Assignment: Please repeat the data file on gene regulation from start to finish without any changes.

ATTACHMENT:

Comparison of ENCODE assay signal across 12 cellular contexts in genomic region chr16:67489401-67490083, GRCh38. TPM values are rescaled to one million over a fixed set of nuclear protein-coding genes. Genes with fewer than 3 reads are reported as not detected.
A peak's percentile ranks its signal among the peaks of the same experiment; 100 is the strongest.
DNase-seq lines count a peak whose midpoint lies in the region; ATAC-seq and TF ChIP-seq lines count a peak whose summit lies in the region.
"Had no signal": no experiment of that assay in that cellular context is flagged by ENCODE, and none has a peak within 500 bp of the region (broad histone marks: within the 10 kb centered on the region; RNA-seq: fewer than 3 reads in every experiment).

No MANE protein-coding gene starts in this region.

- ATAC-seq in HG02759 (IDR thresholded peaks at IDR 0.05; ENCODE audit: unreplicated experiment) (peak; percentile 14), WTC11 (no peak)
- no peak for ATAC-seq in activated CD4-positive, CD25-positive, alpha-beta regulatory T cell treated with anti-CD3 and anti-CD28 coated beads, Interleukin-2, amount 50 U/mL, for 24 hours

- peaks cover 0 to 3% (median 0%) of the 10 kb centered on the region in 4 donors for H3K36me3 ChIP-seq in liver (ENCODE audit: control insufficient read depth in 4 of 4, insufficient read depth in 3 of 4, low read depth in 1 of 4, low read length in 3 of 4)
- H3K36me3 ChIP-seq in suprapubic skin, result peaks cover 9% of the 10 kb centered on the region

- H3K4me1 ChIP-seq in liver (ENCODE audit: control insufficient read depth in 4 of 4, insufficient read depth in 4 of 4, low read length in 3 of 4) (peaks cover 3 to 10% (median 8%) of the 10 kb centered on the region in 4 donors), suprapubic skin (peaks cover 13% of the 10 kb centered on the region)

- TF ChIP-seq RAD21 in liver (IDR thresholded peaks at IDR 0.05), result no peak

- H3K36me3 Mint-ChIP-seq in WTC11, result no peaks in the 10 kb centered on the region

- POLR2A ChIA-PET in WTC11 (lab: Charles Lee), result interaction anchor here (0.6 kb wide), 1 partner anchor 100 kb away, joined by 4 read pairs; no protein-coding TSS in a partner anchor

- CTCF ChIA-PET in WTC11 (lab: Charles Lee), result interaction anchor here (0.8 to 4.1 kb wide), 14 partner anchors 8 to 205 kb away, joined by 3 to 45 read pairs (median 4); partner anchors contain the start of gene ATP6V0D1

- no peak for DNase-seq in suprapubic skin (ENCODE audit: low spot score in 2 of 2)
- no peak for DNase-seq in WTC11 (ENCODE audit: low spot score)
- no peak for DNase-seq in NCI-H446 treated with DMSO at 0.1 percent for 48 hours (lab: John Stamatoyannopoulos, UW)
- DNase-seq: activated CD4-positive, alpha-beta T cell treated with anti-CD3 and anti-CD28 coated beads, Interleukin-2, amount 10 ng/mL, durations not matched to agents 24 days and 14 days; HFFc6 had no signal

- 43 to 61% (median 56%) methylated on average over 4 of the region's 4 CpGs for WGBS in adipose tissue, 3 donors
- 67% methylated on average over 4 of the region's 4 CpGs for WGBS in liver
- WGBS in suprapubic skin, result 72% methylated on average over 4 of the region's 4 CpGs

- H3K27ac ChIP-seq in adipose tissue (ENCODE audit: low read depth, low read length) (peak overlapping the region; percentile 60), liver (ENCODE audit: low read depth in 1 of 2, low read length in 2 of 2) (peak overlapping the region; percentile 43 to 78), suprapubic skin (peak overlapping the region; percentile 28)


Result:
Comparison of ENCODE assay signal across 12 cellular contexts in genomic region chr16:67489401-67490083, GRCh38. TPM values are rescaled to one million over a fixed set of nuclear protein-coding genes. Genes with fewer than 3 reads are reported as not detected.
A peak's percentile ranks its signal among the peaks of the same experiment; 100 is the strongest.
DNase-seq lines count a peak whose midpoint lies in the region; ATAC-seq and TF ChIP-seq lines count a peak whose summit lies in the region.
"Had no signal": no experiment of that assay in that cellular context is flagged by ENCODE, and none has a peak within 500 bp of the region (broad histone marks: within the 10 kb centered on the region; RNA-seq: fewer than 3 reads in every experiment).

No MANE protein-coding gene starts in this region.

- ATAC-seq in HG02759 (IDR thresholded peaks at IDR 0.05; ENCODE audit: unreplicated experiment) (peak; percentile 14), WTC11 (no peak)
- no peak for ATAC-seq in activated CD4-positive, CD25-positive, alpha-beta regulatory T cell treated with anti-CD3 and anti-CD28 coated beads, Interleukin-2, amount 50 U/mL, for 24 hours

- peaks cover 0 to 3% (median 0%) of the 10 kb centered on the region in 4 donors for H3K36me3 ChIP-seq in liver (ENCODE audit: control insufficient read depth in 4 of 4, insufficient read depth in 3 of 4, low read depth in 1 of 4, low read length in 3 of 4)
- H3K36me3 ChIP-seq in suprapubic skin, result peaks cover 9% of the 10 kb centered on the region

- H3K4me1 ChIP-seq in liver (ENCODE audit: control insufficient read depth in 4 of 4, insufficient read depth in 4 of 4, low read length in 3 of 4) (peaks cover 3 to 10% (median 8%) of the 10 kb centered on the region in 4 donors), suprapubic skin (peaks cover 13% of the 10 kb centered on the region)

- TF ChIP-seq RAD21 in liver (IDR thresholded peaks at IDR 0.05), result no peak

- H3K36me3 Mint-ChIP-seq in WTC11, result no peaks in the 10 kb centered on the region

- POLR2A ChIA-PET in WTC11 (lab: Charles Lee), result interaction anchor here (0.6 kb wide), 1 partner anchor 100 kb away, joined by 4 read pairs; no protein-coding TSS in a partner anchor

- CTCF ChIA-PET in WTC11 (lab: Charles Lee), result interaction anchor here (0.8 to 4.1 kb wide), 14 partner anchors 8 to 205 kb away, joined by 3 to 45 read pairs (median 4); partner anchors contain the start of gene ATP6V0D1

- no peak for DNase-seq in suprapubic skin (ENCODE audit: low spot score in 2 of 2)
- no peak for DNase-seq in WTC11 (ENCODE audit: low spot score)
- no peak for DNase-seq in NCI-H446 treated with DMSO at 0.1 percent for 48 hours (lab: John Stamatoyannopoulos, UW)
- DNase-seq: activated CD4-positive, alpha-beta T cell treated with anti-CD3 and anti-CD28 coated beads, Interleukin-2, amount 10 ng/mL, durations not matched to agents 24 days and 14 days; HFFc6 had no signal

- 43 to 61% (median 56%) methylated on average over 4 of the region's 4 CpGs for WGBS in adipose tissue, 3 donors
- 67% methylated on average over 4 of the region's 4 CpGs for WGBS in liver
- WGBS in suprapubic skin, result 72% methylated on average over 4 of the region's 4 CpGs

- H3K27ac ChIP-seq in adipose tissue (ENCODE audit: low read depth, low read length) (peak overlapping the region; percentile 60), liver (ENCODE audit: low read depth in 1 of 2, low read length in 2 of 2) (peak overlapping the region; percentile 43 to 78), suprapubic skin (peak overlapping the region; percentile 28)